Some say that rose is the new summer water, but for us at Fair Harbor it’s beer. Plain and simple -- so why mess with perfection? However, perfection isn’t “Natty Light” or those God awful Keystones from our college days. We’re making a conscious decision at our headquarters to be mindful about where we purchase our beer from, who we support, and that it doesn’t have a distinct sour aftertaste of backwash. Here are some breweries that have dedicated themselves to being sustainable and to producing some great beer. We’ll cheers to that for sure.
Brooklyn Brewery: Located in our own backyard, the Brooklyn Brewery was the first New York company to use 100% wind generated electricity. It also recycles all paper, plastic bottles and sends their spent grain to a facility in New Jersey that turns it into chicken and pig feed at the Queens County Farm Museum. Composting and recycling? Double boom.
New Belgium Brewing Company: This brewery in Fort Collins, Colorado diverts 99.9% of its waste from landfills and is a partner in the Brewers for Clean Water campaign, donating close to half a million dollars to restore local waterways. On top of that, 70% of the brewery’s energy is wind-power generated and 30% is developed from their own alternative power source by reclaiming wastewater, cultivating its bacteria and combusting methane. Don’t worry, our minds have been blown too.
Stone Brewing Company: By installing 1500 solar panels along the facility's exterior in San Diego, the brewery has cut its energy bills in half and offset an estimated 538,000 pounds of carbon emissions. Don’t judge this next part too quickly...in effort to cope with California’s severe drought, the brewery is using cutting edge technology to turn purify wastewater into a pale ale called Full Circle. The city’s mayor declared it both “fantastic” and “delicious”. Hey, who knew you could turn plastic bottles into boardshorts? Have an open mind.
Yards Brewing Co: This Philadelphia brewery checks off all the sustainable boxes. Not only is it 100% wind powered, but its cardboard packaging is certified by the Sustainable Forestry Initiative. Like the Brooklyn Brewery, it sends its spent grain to farmers to use as livestock feed. AND it collects and reuses about 2 million gallons of water in the brewery each year. It doesn’t stop there, the brewery composts all food scraps too.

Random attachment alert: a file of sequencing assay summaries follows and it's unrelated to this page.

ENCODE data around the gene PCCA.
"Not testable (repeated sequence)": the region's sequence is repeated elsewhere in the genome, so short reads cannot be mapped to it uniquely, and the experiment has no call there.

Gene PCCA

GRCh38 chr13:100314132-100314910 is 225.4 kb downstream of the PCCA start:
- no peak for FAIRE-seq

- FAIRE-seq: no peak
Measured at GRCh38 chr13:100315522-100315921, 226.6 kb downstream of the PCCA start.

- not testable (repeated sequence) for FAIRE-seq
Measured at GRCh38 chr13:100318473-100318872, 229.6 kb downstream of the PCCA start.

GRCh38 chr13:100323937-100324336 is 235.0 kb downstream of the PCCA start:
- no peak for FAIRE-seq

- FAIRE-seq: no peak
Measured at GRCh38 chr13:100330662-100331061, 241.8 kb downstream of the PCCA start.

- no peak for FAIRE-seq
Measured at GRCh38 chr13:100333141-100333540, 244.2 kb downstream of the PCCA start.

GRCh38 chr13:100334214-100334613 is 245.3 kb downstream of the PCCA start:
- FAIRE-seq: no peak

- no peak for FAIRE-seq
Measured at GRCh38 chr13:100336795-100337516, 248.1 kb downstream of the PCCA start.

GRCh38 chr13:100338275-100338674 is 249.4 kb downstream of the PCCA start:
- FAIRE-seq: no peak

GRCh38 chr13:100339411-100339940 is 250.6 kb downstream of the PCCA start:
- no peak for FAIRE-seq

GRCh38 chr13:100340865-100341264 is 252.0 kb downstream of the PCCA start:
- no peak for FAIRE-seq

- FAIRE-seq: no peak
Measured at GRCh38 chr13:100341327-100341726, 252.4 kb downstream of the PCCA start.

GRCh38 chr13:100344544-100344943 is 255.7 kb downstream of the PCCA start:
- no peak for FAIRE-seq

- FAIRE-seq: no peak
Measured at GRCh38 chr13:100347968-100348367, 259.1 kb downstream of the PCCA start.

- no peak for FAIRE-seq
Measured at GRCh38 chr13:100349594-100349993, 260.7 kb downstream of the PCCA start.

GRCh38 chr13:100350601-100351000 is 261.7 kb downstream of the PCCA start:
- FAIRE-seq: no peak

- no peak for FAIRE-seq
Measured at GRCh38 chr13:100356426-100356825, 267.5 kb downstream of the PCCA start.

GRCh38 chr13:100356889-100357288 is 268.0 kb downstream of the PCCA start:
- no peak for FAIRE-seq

Eel River Brewing Co: As America’s first certified organic brewery, this spot located in Fortuna, California is 100% biomass powered. Focusing on supporting local markets, they source most ingredients from the Pacific Northwest.
Sierra Nevada Brewing Co: Located in Chico, California, this brewery is one of the largest private sustainable breweries in the country and also one of the largest private owner of solar panels in the United States. With 10,751 panels covering enough rooftop space to span 3.5 football fields and 20% of the brewery’s electricity, this is the mecca of all meccas of sustainable breweries.
Anderson Valley Brewing Co: Not only does this California brewery use solar panels for 40% of their electricity, but their land is managed completely naturally. As in a team of goats mow their grass and apparently a cat named Crystal keeps the brewery “pest free”.
Boulevard Brewing Co: After 10 million empty Boulevard beer bottles ended up in the landfill in 2009, the Boulevard Brewing Co. started Ripple Glass. Ripple Glass is a processing plant dedicated to recycle glass. Fast forward two years and the plant recycled enough glass to produce 100 million Boulevard beer bottles.
Brewery Vivant: Diverting 100% of its waste from landfills and sourcing 90% of its brewing materials within a 250-mile radius of the brewery, this brewery in Grand Rapids, Michigan definitely makes the list. It also made history in 2012 when it received the first LEED certification for production brewery in the United States.
Full Sail Brewing Co: This brewery in Hood River, Oregon focuses on conserving water. They have reduced their water usage to 2.5 gallons per gallon of beer produced, which is the lowest water to beer ratio in the industry. Compared to the industry average of 10 gallons of water per gallon of beer, this ratio is pretty epic. Just to put it in perspective here, beef requires about 1,800 gallons of water per pound of meat. Just think about that next time you dive into a burger. A little food for thought.
Sea's the day!
Written by: Caroline Danehy